January 12, 2017 61G Lava Update
Clouds, fog and vog kept us from the Pu’u ‘O’o vent this morning. No surface lava was visible above the Pali on the 61G flow, but we were able to document the continuing overplating of the still active additional flow just to the northeast of 61G. Pele still breaks out there frequently, but is making little progress downslope. It is still a bit over a mile from the vent. The main flow continues unabated, dumping tons of lava into the pacific ocean at Kamokuna just inside Hawaii Volcanoes National Park, and rebuilding the lava bench which collapsed on New Year’s Eve. Remarkably, the three skylights at the base of the Pali remain, revealing Pele’s liquid rock as it flows through the tube system from the vent some six miles to the ocean entry, which continues to make the Big Island bigger, minute by minute, day by day. The collapsed dropped some 25 acres of new land into the ocean and took with it a sizable portion of the old sea cliff to the east. Vast amounts of lava are now flowing into the water in a very small area, creating a huge plume of laze that can be seen for many miles. We continue to be restricted to one-thousand feet from the ocean entry, even though the tour boats can apparently go as close as they want. Pele continues to form new black sand beaches along the coast near her ocean entries. The hot lava’s interaction with the cold seawater shattering the flow into bits that are then tumbled into submission. What a magnificent sight for visitors who can gain access from either the Kalpana of HVNP side by walking out the temporary access road, which goes directly to the ocean entry! The walk is lengthy, however, and precautions should be observed. Bruce Omori, Special Guest Marty Libling, Butterfly Ducky and I flew with pilot Rob Mitchell on yet another outstanding Paradise Helicopters’ charter… mahalo plenty!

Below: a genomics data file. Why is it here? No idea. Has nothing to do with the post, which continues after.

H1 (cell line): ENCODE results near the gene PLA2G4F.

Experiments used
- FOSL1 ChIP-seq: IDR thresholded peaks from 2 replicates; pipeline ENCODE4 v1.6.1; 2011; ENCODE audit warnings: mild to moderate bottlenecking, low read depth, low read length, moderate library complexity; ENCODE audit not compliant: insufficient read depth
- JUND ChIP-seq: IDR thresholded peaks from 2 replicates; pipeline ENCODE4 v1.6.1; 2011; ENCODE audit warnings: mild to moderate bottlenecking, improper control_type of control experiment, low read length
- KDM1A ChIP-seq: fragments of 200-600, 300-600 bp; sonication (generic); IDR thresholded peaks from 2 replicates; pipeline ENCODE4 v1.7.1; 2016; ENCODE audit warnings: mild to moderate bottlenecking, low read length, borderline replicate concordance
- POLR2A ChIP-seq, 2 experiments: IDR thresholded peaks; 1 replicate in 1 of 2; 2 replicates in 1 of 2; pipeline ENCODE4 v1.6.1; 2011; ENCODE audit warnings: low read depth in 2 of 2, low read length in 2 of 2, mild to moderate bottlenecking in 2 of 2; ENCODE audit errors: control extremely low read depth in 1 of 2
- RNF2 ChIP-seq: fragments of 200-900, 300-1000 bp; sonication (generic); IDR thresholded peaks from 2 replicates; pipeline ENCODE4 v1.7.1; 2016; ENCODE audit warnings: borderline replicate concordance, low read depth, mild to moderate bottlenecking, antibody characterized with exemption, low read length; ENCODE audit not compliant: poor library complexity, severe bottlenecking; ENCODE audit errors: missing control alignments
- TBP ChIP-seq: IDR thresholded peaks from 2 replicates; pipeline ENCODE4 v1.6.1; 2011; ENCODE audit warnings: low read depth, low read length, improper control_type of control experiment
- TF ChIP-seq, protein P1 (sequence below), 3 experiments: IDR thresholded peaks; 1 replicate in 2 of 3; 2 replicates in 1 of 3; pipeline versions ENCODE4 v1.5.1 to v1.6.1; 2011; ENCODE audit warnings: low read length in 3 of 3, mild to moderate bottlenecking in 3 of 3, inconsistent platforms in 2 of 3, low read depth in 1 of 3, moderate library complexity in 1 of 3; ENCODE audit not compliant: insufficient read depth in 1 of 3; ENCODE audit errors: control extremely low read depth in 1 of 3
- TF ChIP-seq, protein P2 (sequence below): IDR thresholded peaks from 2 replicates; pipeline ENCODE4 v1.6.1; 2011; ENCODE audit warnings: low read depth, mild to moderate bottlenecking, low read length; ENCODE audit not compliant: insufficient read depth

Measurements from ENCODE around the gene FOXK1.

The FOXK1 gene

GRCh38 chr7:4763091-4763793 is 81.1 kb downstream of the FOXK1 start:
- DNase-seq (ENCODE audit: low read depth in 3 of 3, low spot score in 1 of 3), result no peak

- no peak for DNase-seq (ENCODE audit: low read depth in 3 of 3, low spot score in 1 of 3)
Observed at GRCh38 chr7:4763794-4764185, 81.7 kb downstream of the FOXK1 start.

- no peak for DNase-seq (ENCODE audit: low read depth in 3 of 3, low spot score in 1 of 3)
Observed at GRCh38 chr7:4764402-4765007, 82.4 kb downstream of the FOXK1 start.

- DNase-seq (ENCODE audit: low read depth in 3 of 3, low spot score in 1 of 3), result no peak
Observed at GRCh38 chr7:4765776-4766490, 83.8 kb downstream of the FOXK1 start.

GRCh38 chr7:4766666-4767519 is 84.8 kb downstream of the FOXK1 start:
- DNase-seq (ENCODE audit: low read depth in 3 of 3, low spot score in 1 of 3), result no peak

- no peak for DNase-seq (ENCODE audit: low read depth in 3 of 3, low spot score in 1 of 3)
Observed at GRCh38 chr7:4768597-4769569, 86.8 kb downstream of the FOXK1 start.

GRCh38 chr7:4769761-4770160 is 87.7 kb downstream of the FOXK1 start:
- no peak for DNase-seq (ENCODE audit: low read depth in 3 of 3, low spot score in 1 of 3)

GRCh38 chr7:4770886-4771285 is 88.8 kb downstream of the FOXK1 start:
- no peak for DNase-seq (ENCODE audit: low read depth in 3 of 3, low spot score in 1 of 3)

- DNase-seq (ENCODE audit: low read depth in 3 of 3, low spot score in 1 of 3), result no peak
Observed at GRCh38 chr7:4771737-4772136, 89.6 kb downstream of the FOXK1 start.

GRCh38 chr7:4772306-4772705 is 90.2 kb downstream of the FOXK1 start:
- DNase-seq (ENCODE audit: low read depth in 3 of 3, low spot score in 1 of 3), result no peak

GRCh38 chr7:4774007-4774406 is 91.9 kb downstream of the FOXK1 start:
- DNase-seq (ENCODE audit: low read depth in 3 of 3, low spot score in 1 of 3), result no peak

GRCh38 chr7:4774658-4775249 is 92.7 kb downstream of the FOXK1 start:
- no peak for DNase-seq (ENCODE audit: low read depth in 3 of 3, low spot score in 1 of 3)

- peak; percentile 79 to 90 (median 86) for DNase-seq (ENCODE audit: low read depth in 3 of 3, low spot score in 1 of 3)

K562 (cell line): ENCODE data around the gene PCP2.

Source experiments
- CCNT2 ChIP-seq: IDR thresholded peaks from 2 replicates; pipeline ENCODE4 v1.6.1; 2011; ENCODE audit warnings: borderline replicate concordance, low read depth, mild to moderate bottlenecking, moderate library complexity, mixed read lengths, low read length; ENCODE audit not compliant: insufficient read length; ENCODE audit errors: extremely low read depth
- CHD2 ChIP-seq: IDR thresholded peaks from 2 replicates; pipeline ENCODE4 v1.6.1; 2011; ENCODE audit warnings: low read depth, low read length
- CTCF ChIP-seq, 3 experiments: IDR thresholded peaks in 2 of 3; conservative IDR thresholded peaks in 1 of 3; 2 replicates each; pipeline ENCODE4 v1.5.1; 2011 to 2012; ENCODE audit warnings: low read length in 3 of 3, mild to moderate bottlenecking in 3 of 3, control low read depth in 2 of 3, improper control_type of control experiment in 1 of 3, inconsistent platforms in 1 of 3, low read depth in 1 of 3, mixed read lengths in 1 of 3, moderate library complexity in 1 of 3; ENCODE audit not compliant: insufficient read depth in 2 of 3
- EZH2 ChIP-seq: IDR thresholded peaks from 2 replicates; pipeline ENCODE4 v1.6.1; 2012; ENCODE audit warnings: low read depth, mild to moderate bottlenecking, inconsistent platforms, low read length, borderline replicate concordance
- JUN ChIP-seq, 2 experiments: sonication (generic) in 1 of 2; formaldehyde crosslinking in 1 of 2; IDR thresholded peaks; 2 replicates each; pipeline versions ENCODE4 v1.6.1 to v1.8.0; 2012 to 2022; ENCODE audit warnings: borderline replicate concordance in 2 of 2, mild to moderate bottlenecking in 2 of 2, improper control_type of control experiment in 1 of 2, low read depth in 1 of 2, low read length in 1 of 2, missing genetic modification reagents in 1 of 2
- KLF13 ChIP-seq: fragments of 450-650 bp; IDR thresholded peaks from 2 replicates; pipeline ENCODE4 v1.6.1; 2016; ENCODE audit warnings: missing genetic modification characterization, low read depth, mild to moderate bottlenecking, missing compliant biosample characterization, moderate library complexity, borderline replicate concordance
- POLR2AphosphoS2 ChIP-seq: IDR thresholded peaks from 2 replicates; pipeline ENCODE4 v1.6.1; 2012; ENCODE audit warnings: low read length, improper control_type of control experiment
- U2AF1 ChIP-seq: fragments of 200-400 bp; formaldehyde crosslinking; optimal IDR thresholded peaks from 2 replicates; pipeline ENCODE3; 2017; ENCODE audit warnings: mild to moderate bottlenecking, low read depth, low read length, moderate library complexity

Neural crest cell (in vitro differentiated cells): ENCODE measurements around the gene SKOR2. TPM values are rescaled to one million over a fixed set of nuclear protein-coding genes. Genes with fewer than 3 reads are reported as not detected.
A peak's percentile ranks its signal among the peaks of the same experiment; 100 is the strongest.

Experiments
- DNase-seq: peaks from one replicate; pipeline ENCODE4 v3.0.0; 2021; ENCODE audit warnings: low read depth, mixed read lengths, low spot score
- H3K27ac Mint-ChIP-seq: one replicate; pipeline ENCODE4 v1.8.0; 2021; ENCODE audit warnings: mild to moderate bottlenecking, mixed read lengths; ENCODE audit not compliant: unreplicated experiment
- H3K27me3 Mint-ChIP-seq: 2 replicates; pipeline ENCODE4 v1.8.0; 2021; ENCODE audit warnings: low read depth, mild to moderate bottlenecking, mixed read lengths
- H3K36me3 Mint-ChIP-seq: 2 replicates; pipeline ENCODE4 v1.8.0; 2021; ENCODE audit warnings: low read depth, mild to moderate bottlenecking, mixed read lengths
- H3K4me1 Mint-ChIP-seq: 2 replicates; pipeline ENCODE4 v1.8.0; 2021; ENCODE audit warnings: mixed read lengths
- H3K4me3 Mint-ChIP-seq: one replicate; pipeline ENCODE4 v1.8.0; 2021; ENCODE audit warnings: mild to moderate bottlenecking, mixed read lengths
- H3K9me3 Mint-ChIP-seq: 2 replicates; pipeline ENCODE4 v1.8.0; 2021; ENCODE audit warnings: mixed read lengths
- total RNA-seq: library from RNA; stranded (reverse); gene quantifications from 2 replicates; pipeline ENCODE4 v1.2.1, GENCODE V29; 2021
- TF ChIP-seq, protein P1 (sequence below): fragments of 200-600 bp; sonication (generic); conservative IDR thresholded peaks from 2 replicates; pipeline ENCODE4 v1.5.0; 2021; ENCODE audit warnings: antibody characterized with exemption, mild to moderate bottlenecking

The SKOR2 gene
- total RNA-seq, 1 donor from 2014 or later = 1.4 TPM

Mahalo to Paradise Helicopters and Bruce Omori at Extreme Exposure